Ah, Ramp. Say what you will about Hearthstone diversity, but there sure are some extremely fun archtypes in this game. One of my personal favorites is teaming up with Malfurion and slamming down as many big minions as I possibly can. Go Big Druid decks have always been cool to me because you get to play a bunch of cards that normally never see the light of day. It’s a traditional belief that big cards are too slow to be good in Hearthstone. Early game tempo decks have long-dominated the game, and it’s hard to keep up with them while playing so many back-end threats. However, this week’s proves that it can be done.
This week, we once again call back to the idea of adaptation. You need to be able to make tweaks to survive in this wild game, and trying to make a deck with no regard to the meta will get you nowhere. Yes, there are parts of this list that you are going to instantly recognize, but that only accounts for half of what is here. Spell-based Druid decks have been very popular as of late, and this deck borrows all of those powerful tools. Not only do you have the early game package of Raven Idol, Living Roots and Wrath, but you also have Arcane Giants to add to your threat base. Even so, what makes this deck special is that it decides to run a slew of heavy taunt minions instead of Malygos. That allows you to have threats throughout the curve and gives you much more flexibility in your plays.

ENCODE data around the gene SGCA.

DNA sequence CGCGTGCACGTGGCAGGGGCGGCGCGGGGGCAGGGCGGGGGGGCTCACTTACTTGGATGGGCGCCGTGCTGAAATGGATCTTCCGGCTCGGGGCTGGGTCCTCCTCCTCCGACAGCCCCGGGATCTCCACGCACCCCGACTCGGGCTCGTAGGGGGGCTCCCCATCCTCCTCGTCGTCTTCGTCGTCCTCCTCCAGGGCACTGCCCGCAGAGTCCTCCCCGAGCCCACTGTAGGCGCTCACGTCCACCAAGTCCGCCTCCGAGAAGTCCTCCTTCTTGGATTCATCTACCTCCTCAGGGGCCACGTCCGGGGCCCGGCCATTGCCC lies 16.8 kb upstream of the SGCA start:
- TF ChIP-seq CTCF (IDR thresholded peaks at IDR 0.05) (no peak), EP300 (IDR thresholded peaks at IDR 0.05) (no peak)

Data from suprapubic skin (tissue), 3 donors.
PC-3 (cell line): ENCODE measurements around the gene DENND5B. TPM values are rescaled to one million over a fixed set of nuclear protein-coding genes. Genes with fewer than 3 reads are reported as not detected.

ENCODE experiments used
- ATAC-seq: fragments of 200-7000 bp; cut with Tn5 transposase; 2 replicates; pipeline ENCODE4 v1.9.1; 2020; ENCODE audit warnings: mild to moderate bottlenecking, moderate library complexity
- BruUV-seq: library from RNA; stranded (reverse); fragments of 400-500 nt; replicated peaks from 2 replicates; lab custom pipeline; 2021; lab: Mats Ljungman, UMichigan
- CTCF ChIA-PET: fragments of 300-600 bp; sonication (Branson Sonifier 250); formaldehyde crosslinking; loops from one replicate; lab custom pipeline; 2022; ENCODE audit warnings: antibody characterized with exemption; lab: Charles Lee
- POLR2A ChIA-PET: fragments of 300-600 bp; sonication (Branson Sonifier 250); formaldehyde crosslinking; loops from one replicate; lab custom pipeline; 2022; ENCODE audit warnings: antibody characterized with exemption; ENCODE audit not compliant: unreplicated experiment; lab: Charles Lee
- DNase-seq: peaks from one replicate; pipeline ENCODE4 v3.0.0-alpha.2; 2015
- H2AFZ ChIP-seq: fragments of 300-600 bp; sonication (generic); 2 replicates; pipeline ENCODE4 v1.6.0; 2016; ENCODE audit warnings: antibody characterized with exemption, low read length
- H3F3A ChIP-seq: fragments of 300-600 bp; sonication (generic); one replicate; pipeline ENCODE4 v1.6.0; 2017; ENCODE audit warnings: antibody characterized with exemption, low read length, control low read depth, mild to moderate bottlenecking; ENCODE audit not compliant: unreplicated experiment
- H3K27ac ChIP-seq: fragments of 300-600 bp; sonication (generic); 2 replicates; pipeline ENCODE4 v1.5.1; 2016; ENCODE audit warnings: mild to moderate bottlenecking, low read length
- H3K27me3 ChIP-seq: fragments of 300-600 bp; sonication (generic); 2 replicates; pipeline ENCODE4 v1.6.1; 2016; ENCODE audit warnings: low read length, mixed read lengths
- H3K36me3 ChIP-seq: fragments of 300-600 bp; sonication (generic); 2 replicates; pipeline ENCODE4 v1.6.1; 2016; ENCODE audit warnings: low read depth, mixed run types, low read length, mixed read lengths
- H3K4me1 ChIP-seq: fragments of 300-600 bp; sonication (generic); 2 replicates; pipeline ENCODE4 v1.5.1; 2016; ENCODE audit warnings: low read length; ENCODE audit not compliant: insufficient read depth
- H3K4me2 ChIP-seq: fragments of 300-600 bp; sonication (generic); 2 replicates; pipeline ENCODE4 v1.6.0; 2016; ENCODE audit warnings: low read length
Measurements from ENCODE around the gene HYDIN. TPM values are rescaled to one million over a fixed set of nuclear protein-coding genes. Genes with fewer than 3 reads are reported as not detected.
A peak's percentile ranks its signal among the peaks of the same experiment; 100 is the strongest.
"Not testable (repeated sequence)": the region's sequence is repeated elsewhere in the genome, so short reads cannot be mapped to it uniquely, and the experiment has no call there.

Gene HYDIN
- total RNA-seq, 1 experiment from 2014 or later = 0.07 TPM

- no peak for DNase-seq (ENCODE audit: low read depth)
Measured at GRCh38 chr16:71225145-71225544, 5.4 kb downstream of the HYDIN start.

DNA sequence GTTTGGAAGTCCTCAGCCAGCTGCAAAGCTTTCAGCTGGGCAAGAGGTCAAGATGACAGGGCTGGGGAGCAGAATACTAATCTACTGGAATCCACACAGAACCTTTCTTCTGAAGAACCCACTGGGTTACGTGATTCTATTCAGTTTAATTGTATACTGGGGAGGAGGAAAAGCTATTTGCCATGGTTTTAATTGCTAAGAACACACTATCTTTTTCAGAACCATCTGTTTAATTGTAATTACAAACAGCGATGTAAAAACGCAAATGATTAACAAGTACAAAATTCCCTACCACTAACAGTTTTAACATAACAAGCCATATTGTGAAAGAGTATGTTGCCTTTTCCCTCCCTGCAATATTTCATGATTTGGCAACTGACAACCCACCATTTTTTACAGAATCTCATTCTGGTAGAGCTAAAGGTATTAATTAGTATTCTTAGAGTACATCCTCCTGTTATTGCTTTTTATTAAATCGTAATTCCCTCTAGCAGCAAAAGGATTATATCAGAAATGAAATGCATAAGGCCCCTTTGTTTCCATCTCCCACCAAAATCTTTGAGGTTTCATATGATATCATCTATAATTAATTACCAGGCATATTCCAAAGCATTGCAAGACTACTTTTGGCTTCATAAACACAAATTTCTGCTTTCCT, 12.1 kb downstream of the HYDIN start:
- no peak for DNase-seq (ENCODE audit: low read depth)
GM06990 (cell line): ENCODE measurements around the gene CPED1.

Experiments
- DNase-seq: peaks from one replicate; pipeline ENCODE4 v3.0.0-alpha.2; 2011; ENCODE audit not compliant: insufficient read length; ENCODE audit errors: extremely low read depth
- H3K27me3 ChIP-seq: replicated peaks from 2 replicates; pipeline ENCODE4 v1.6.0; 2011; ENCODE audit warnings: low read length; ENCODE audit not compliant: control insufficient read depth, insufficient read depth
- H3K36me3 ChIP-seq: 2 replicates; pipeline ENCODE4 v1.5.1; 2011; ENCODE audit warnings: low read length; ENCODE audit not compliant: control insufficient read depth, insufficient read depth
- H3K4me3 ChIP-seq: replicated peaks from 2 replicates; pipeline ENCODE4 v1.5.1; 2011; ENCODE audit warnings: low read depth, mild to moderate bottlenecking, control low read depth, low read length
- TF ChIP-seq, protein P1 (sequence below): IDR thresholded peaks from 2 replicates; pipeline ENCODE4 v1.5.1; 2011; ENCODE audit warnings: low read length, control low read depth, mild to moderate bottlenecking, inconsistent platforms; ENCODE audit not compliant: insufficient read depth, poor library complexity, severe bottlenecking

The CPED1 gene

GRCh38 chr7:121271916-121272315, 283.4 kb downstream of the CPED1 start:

An old Druid staple, Bloodmage Thalnos is a very important piece of this deck. We live in an age where spell damage is very, very important. So important that not having it against decks like Shaman and Zoo is often going to lead to a loss. That may be a bit of a hyperbole, but the truth of the matter is that most Druid removal does very little against the wave of high-statted early game minions that have taken over the ladder. You need the extra punch. As a result, it is very important to know what you need to use Bloodmage Thalnos for. Sometimes he should be saved for big spells, sometimes he should be used as a tempo play, and sometimes you want to run him out to just to draw a card. This is never going to be an easy decision, but you often want to make it by planning out your curve in relation to your opponent’s threats. For instance, while you generally would not use an early Bloodmage/Wrath combo, it can be a very good play to kill off a two health minion if you have a bad hand. This is because it removes a threat and gives you two chances to draw some action. However, if you are playing against a Shaman this can be the wrong play because of how good the skeleton plus Swipe is against them. Always have a plan for the two drop and always ask yourself if the spell damage or extra card is going to be more important.
Feral Rage/Moonglade Portal